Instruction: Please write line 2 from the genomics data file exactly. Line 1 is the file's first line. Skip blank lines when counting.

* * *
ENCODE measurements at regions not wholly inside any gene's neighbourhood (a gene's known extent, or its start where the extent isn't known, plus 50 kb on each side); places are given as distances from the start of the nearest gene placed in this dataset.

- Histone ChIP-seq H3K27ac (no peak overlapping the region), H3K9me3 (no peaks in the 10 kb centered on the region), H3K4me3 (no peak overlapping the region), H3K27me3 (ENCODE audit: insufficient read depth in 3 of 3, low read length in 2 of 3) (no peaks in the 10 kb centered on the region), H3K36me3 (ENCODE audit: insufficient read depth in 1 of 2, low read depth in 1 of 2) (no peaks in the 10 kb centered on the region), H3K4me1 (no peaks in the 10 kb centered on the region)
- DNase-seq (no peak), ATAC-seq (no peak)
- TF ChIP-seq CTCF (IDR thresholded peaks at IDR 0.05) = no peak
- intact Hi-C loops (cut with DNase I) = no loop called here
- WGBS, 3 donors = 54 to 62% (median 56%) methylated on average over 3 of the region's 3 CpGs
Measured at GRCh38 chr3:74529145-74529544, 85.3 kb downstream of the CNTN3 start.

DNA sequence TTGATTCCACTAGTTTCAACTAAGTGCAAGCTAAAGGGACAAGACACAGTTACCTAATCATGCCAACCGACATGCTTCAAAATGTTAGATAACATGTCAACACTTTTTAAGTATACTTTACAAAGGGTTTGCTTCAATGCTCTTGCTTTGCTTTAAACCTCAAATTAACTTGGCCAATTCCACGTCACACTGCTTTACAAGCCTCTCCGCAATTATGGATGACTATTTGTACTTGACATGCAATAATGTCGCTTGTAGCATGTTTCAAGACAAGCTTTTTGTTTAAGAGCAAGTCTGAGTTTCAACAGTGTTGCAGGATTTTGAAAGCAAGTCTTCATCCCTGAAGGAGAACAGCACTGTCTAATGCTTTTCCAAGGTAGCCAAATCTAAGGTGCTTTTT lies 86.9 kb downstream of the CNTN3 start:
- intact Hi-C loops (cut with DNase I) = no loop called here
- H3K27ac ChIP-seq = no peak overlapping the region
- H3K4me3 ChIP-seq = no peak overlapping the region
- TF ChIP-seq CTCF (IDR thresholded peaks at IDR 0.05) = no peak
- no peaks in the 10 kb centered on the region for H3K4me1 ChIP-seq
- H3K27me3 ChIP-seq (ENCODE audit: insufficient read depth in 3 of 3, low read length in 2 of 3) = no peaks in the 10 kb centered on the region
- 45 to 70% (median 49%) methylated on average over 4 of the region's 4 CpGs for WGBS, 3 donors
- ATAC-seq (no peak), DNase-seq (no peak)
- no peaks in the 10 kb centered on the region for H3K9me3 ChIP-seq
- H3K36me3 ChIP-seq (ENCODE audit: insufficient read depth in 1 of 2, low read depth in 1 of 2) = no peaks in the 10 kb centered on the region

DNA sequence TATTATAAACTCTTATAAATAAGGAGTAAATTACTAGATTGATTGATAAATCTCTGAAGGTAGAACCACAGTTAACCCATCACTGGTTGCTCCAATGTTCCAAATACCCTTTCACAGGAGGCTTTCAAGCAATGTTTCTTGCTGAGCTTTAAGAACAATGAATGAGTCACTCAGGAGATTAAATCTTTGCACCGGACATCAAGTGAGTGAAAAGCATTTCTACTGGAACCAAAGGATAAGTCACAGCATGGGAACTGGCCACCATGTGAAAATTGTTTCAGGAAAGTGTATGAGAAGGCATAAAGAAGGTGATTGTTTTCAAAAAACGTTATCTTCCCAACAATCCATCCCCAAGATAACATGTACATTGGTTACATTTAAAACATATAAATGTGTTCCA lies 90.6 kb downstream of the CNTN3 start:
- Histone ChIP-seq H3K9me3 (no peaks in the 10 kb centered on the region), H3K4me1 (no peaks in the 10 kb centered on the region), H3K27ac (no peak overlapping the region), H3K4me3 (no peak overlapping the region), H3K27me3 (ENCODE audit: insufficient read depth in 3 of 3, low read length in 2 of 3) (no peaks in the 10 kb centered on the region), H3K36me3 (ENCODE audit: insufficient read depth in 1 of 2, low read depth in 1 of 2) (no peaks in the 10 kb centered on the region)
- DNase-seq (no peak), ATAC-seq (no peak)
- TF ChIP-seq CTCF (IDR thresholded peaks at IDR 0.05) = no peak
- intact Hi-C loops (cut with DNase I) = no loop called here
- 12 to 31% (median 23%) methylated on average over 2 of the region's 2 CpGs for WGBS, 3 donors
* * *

- Histone ChIP-seq H3K27ac (no peak overlapping the region), H3K9me3 (no peaks in the 10 kb centered on the region), H3K4me3 (no peak overlapping the region), H3K27me3 (ENCODE audit: insufficient read depth in 3 of 3, low read length in 2 of 3) (no peaks in the 10 kb centered on the region), H3K36me3 (ENCODE audit: insufficient read depth in 1 of 2, low read depth in 1 of 2) (no peaks in the 10 kb centered on the region), H3K4me1 (no peaks in the 10 kb centered on the region)